Is your skin irritated?
Don’t make any rash assumptions
Now that winter has finally released its grip on us, it’s tempting to think we’re done with dry, itchy skin for a while. But sometimes the cold weather isn’t to blame. Have you ever stopped to consider how many different substances come into contact with our skin every day, including shampoo and conditioner? They could be the culprits!
What often looks like a red, itchy rash is actually called “allergic contact dermatitis”, a type of eczema in which the body’s immune system reacts to a foreign substance on the skin. Common triggers include:
- nickel, commonly found in jewellery and belt buckles
- medications such as antibiotic creams and oral antihistamines
- skin tattooing and black henna
- fragrances in personal care products
- latex rubber
- plants such as poison ivy, poison oak and poison sumac
Often we don’t make the link between a rash and products like perfume or latex gloves, especially if we’ve used those items before. However, it’s not usually the first contact that the skin reacts to. Rather, the first contact sensitizes the skin to a new allergen, while repetitive contact with a product triggers an immune reaction.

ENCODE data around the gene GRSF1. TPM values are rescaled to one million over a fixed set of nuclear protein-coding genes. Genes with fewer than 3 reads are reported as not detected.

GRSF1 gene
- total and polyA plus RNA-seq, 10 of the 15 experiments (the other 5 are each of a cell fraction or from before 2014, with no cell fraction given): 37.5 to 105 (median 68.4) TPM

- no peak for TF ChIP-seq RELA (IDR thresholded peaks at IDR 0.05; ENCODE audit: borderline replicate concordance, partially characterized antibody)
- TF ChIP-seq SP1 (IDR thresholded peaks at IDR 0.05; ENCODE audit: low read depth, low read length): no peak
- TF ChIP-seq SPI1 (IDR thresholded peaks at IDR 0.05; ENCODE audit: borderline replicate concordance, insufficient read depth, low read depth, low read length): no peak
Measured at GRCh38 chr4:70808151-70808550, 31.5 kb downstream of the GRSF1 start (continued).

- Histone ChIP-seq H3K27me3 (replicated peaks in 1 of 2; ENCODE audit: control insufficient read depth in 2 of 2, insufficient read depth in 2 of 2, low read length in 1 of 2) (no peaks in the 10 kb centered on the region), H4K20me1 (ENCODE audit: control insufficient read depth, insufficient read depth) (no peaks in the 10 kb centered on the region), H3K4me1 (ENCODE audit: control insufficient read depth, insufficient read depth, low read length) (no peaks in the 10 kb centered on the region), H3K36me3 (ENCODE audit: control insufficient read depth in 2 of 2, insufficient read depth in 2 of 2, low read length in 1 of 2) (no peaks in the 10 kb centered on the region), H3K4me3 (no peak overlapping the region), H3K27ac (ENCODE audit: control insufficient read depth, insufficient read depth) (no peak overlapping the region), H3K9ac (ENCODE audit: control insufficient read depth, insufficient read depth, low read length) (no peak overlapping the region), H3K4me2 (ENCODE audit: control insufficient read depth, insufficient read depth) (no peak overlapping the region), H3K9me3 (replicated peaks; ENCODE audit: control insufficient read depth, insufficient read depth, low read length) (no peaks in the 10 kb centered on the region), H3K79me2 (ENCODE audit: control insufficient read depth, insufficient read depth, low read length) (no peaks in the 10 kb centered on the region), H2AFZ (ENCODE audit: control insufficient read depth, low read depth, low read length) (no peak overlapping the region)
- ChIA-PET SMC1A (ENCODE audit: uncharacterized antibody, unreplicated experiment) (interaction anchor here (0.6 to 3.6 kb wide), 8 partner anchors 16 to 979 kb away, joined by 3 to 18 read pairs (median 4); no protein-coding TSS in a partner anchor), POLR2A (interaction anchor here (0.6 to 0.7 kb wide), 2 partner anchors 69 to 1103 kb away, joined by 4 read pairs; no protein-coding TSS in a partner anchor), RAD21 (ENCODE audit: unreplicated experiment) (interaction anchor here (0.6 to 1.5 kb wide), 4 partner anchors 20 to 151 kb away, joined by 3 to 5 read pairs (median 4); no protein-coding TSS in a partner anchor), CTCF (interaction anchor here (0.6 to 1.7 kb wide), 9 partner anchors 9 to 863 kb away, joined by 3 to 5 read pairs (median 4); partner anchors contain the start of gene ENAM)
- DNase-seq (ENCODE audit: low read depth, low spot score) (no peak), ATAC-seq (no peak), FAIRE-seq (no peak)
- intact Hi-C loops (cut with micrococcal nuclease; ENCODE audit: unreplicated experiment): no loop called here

Generally, the reaction is limited to the area that has come into contact with the substance. But a reaction is also possible to something that enters the body as food or medicine, or during a dental procedure. This is known as “systemic contact dermatitis”.
Signs and symptoms include red rashes or bumps, itching, dry skin, blistering, and swelling, burning or tenderness. Dr. Robin Billick, JGH Chief of Dermatology, recommends identifying the allergen and avoiding contact, if possible.
If contact is made, he recommends washing the skin immediately with mild, fragrance-free soap and lukewarm water. Using a moisturizer can also help restore the skin’s outermost layer. If the rash is extremely uncomfortable or painful, or if it doesn’t go away within a few weeks, you should consult a doctor.
For more information on dermatitis and other types of eczema, consult the Skin section on the website of the Canadian Dermatology Association.